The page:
Yoo-Hoo, Mrs. Goldberg (Not rated, probably PG) (92 min.) — Molly Goldberg isn't a household name these days, although in the 1940s and '50s her household was America's favorite place to visit. As lead character on The Goldbergs, television's first sitcom, Molly dished about her family's latest issue while dishing out warm, fuzzy homilies on the way to reassuring resolutions.
The woman behind Molly — and, indeed, the whole show — was producer-writer-actor Gertrude Berg, accurately described by filmmaker Aviva Kempner as "the most famous woman in America you've never heard of." Yoo-Hoo, Mrs. Goldberg is Kempner's adulatory attempt to correct that.
Using rare kinescopes of the series and interviews with innovators influenced by The Goldbergs, Kempner makes a convincing argument for Berg's overdue recognition, not only as a TV pioneer but a social role model. Kempner previously profiled another Jewish groundbreaker in The Life and Times of Hank Greenberg, tracing the Detroit Tigers slugger's struggle against anti-Semitism. Berg apparently didn't have that problem; she was too beloved for even bigots to discriminate against.
Replacing that tension is the shadow of McCarthyism, dogging Berg's TV husband, Philip Loeb, who was suspected of being a Communist. Berg stuck by her friend and colleague until replacing him was the only way to keep the show going. That's only a small part of Kempner's film, though, which could use more controversy and less unfettered hero worship.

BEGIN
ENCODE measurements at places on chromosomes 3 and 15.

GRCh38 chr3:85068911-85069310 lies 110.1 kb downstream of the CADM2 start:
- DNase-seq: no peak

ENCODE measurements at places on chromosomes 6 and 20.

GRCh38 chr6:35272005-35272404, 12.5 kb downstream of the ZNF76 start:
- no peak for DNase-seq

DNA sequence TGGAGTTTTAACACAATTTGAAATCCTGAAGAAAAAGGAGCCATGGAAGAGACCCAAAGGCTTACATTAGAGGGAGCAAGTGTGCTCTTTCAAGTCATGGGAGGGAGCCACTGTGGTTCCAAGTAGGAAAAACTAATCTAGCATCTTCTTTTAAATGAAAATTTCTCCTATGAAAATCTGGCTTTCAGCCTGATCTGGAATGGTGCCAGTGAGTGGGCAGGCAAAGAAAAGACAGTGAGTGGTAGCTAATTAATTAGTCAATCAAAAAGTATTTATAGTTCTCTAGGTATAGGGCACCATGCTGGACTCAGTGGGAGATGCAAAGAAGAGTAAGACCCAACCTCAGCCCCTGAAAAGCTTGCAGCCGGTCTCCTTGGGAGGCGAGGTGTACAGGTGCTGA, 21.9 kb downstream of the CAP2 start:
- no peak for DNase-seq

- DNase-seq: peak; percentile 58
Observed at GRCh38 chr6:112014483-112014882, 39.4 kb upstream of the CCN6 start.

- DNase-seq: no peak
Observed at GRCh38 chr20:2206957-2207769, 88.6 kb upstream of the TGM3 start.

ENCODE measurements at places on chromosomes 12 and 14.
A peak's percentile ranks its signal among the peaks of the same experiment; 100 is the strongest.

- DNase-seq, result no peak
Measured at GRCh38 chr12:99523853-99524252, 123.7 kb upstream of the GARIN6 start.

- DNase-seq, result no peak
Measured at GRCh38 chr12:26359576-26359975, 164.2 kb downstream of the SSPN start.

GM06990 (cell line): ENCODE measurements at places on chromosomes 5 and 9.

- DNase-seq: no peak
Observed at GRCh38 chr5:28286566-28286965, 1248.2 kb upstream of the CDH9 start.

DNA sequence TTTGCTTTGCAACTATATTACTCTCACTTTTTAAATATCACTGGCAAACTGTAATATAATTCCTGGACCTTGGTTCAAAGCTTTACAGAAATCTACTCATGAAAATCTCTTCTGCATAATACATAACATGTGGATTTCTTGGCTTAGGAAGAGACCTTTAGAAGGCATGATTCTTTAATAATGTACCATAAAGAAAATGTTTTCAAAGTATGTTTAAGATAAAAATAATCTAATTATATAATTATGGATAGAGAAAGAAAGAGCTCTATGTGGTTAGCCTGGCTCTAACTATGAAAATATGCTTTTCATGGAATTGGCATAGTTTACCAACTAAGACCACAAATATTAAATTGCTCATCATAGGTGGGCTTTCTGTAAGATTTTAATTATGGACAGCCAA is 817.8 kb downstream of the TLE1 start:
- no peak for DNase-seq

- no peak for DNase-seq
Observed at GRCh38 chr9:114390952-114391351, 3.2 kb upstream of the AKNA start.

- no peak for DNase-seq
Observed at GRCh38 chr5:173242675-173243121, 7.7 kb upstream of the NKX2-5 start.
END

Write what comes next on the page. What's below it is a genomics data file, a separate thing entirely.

Kempner draws a succinct path from The Goldbergs to I Love Lucy to Seinfeld, establishing the formula of eccentric neighbors and familial comfort. Berg scripted the series and won the first Emmy ever presented to a female actor. Hearing a future groundbreaker like Norman Lear (All in the Family) credit Berg with his career speaks volumes about her influence. But that's nearly all that we hear, and the praise gets a bit repetitive.
Nonetheless, Yoo-Hoo, Mrs. Goldberg is recommended, as nostalgia for some viewers and a fascinating pop culture footnote for later generations. B
Steve Persall, Times film critic